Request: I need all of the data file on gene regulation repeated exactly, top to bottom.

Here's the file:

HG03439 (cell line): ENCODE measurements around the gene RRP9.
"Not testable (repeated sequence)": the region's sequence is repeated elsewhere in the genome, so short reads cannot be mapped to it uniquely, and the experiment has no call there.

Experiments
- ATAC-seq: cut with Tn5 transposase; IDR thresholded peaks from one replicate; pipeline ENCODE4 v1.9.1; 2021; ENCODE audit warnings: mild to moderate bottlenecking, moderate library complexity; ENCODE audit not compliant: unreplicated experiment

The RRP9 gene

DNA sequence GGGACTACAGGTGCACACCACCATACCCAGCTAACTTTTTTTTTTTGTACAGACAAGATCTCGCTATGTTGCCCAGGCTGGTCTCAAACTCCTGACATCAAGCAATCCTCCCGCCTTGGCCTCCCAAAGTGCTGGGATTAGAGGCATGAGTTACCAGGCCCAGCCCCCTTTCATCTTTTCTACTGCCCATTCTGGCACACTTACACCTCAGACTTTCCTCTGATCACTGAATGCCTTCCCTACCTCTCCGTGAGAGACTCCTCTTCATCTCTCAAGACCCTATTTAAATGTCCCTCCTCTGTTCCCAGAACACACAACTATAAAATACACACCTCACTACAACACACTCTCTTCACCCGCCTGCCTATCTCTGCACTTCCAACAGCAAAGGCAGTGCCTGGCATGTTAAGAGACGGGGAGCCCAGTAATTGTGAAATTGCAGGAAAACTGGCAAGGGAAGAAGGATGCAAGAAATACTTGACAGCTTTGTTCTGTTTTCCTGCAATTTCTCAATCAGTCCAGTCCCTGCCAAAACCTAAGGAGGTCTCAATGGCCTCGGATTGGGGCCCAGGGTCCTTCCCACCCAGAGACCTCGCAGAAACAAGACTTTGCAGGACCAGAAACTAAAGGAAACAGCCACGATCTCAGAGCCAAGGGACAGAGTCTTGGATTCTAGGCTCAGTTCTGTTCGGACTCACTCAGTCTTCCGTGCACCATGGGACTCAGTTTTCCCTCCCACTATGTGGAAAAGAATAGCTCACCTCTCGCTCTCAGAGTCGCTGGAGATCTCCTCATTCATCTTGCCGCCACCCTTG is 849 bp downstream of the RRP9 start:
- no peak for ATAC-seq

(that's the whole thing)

HG03439 (cell line): ENCODE measurements around the gene RRP9.
"Not testable (repeated sequence)": the region's sequence is repeated elsewhere in the genome, so short reads cannot be mapped to it uniquely, and the experiment has no call there.

Experiments
- ATAC-seq: cut with Tn5 transposase; IDR thresholded peaks from one replicate; pipeline ENCODE4 v1.9.1; 2021; ENCODE audit warnings: mild to moderate bottlenecking, moderate library complexity; ENCODE audit not compliant: unreplicated experiment

The RRP9 gene

DNA sequence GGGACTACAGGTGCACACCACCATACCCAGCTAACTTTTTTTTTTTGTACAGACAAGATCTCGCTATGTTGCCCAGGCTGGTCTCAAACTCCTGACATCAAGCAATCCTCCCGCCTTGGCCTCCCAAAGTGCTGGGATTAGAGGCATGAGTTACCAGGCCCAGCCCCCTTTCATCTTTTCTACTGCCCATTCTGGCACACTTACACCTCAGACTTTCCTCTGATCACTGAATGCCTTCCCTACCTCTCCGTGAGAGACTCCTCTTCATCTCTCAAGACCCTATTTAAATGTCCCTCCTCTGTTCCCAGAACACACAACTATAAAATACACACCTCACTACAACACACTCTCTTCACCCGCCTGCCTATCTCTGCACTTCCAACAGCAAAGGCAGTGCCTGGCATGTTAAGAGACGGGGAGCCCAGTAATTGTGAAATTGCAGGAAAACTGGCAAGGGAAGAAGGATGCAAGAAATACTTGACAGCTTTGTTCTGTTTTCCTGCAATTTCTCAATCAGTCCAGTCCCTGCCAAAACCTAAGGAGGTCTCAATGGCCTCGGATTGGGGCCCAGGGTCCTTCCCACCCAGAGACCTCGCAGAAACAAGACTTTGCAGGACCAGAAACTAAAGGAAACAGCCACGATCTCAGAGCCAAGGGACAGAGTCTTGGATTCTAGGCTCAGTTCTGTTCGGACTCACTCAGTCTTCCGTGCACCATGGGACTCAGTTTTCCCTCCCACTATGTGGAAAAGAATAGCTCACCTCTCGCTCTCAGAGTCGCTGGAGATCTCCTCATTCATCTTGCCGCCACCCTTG is 849 bp downstream of the RRP9 start:
- no peak for ATAC-seq